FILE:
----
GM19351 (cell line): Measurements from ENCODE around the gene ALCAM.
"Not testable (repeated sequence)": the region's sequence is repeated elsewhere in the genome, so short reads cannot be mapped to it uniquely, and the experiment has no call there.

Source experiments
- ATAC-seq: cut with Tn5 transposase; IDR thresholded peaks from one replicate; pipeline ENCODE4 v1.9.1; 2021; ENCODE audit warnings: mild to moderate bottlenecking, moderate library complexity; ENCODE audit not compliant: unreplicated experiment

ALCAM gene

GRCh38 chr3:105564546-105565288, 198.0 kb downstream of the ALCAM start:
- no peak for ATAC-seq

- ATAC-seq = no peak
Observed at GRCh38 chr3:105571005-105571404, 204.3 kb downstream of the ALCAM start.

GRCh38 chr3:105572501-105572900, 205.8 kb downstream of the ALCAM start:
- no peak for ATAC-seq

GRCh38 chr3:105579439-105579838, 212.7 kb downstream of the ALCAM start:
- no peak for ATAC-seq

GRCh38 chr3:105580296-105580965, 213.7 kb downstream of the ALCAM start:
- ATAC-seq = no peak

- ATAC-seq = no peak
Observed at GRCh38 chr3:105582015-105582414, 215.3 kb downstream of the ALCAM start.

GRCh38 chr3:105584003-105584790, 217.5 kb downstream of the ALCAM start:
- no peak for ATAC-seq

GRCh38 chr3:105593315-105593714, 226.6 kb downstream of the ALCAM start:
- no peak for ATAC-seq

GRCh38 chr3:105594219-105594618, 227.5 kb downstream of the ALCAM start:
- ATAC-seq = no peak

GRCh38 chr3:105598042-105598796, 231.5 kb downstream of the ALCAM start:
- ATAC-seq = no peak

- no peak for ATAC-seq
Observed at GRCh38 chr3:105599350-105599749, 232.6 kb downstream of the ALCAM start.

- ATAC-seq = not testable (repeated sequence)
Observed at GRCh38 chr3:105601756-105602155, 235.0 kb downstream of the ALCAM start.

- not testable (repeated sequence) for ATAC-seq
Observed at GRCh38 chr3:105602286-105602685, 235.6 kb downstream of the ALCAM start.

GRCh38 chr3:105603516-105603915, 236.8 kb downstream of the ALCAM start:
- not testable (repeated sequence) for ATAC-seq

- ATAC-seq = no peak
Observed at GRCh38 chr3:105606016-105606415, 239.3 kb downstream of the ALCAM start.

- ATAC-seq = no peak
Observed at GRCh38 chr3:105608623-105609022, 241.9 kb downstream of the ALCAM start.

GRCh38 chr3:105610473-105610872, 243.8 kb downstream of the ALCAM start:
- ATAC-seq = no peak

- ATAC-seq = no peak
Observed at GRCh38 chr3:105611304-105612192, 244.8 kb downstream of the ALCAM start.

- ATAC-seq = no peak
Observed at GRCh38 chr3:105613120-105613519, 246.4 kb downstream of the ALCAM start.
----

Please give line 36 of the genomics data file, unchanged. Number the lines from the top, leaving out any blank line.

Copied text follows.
- ATAC-seq = no peak